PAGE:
Get Lost and stay lost.
    • 83 Metascore
    • 90 Critic Score
    Steven Ellison (aka Flying Lotus) manages to ensnare 18 night visions on his latest psych-bass masterwork, Until the Quiet Comes.
    • 81 Metascore
    • 90 Critic Score
    'Allelujah!'s symmetrical sequencing-two 20-minute suites, two 6-minute drones-is as stark and stout as anything the band have released to date, unflinching as it stares extreme horror dead in the eye.
    • 97 Metascore
    • 90 Critic Score
    Sound System drives home the foursome’s adeptness at boundary hopping, while never forgetting the value of a good hook and a politically righteous lyric.
    • 80 Metascore
    • 90 Critic Score
    Our six-string savior not only makes his guitar do things that will have you forgetting that Page and Plant are never to take to a stage together again; he is also keen to remind us in just whose hands now rests that Hammer of the Gods.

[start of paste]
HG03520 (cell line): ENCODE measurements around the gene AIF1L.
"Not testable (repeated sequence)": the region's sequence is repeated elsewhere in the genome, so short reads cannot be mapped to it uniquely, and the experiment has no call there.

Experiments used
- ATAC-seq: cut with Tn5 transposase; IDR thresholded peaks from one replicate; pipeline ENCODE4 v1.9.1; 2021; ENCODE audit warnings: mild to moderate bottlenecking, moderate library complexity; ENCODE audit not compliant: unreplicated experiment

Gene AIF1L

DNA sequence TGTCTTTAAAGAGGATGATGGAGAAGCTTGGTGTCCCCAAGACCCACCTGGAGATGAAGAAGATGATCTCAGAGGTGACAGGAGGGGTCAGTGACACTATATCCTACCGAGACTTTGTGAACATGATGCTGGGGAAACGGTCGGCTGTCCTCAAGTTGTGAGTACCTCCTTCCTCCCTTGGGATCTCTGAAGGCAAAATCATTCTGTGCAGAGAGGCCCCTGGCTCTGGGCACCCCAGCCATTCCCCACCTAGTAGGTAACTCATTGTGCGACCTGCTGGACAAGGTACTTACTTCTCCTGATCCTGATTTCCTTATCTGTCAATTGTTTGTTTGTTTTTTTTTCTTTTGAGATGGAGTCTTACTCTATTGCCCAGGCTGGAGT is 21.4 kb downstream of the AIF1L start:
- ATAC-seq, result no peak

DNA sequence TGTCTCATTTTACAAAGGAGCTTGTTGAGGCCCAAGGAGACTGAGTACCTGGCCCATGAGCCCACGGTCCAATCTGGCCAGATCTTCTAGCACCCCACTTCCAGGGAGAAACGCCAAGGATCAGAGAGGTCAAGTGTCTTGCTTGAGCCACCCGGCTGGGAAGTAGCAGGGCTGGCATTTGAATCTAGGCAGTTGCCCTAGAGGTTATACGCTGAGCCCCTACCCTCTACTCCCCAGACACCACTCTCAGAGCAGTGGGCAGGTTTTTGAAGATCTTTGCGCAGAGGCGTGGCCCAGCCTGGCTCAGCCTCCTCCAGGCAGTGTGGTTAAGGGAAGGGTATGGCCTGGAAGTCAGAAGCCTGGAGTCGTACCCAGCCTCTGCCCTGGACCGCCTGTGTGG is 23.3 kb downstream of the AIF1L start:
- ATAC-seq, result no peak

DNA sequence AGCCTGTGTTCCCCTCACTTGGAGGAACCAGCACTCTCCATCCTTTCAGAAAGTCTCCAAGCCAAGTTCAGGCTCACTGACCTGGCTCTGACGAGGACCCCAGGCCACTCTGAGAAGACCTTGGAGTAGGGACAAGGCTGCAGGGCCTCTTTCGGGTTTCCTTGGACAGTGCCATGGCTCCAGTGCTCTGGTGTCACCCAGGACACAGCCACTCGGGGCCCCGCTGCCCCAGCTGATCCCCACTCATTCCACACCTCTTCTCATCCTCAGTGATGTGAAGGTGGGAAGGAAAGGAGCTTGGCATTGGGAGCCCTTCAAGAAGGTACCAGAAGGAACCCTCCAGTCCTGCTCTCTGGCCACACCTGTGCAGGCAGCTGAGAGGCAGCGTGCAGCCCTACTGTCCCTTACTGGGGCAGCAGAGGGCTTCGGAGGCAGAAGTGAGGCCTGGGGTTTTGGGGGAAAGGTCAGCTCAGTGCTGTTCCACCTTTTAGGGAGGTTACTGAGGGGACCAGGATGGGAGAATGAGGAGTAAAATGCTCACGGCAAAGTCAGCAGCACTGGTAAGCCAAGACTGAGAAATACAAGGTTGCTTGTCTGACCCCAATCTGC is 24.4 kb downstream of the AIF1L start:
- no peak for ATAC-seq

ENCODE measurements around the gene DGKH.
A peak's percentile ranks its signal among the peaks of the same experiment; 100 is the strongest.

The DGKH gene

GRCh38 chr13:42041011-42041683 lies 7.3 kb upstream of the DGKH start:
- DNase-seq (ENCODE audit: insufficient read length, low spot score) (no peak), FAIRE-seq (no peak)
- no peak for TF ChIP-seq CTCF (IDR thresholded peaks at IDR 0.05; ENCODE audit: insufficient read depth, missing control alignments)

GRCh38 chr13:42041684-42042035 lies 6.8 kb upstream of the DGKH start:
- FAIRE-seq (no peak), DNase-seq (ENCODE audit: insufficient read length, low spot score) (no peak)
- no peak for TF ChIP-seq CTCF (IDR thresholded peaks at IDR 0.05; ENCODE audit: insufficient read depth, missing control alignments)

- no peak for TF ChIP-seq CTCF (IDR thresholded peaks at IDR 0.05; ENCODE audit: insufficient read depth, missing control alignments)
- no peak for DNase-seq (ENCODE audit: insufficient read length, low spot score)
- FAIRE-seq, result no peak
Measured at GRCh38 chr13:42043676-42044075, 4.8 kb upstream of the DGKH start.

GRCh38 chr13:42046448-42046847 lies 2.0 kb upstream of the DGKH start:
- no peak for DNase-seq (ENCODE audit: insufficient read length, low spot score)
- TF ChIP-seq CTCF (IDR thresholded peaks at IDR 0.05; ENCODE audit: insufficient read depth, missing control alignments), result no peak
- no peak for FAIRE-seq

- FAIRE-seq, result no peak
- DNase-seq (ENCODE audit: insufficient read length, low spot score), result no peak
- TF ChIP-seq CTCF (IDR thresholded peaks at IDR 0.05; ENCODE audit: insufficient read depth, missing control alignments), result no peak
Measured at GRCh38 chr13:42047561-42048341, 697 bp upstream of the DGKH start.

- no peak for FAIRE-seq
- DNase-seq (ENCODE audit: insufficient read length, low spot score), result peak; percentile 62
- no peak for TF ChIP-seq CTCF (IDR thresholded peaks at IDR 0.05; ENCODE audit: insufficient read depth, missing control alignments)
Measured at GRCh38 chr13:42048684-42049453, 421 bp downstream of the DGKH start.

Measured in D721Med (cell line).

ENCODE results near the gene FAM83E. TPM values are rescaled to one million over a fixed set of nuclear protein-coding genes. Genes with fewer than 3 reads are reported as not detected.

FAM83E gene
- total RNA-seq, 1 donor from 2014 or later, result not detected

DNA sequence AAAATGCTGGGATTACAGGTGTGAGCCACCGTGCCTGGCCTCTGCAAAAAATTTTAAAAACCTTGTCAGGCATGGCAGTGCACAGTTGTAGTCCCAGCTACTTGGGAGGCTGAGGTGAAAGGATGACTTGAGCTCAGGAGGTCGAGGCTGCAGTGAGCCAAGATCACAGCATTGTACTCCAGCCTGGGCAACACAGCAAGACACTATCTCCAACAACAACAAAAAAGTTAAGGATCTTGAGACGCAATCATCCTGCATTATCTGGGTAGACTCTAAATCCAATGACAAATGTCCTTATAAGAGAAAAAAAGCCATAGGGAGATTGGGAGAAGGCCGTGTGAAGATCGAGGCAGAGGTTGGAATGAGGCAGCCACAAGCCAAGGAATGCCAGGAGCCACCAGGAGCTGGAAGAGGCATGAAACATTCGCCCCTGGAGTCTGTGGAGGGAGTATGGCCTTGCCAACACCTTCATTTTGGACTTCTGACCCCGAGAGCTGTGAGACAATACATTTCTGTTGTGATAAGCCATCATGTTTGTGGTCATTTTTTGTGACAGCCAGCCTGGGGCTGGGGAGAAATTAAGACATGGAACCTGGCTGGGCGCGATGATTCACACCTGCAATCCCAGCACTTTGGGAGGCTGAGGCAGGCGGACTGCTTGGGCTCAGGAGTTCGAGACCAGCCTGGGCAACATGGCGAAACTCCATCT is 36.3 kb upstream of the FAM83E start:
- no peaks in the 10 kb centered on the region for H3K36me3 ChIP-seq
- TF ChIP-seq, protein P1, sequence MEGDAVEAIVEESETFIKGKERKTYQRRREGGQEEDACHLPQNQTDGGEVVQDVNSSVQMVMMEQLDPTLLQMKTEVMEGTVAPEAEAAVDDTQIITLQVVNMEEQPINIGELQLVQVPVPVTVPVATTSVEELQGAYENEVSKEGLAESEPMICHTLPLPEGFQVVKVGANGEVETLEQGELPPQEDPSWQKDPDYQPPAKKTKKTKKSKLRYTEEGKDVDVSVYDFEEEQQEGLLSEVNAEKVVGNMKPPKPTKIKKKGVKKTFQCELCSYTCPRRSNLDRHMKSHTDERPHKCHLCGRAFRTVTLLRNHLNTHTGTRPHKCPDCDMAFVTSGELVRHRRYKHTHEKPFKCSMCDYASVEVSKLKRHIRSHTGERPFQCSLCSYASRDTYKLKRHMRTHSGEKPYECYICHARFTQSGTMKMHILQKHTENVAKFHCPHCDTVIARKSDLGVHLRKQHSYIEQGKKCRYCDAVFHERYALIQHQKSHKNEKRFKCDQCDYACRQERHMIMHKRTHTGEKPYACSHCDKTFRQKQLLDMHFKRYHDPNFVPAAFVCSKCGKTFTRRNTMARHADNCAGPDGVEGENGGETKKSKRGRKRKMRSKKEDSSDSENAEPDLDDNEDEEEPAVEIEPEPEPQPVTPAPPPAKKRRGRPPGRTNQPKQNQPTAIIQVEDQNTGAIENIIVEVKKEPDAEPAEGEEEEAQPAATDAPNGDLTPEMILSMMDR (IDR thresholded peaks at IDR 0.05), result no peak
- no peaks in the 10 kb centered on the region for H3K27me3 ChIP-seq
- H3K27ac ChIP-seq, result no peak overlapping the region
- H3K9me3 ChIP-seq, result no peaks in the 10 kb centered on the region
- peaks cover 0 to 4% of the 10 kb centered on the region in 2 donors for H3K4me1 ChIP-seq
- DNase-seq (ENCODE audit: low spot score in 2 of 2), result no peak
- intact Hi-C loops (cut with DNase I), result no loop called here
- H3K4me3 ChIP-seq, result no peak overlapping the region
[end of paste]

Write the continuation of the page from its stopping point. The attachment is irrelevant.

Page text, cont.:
• 80 Metascore
    • 89 Critic Score
    Gorgeous. [#7, p.92]
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    • 80 Metascore
    • 88 Critic Score
    May be one of their best. [#5, p.90]
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    • 76 Metascore
    • 88 Critic Score
    The best element... isn't the driving guitars or relentless percussion, it's the ability to step up and actually better their sound. [#5, p.91]
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    • 71 Metascore
    • 88 Critic Score
    Boroughs' greatest strength is its aural cohesiveness, fueled by a litany of Golden Age samples... and the heavy, often dark, bass-driven soundscapes. [#11, p.90]
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    • 85 Metascore
    • 88 Critic Score
    Her countrified songs often begin as gothic lullabies, swallowed up in darkness and longing, as if the instruments themselves were suffering heartbreak. [#6, p.82]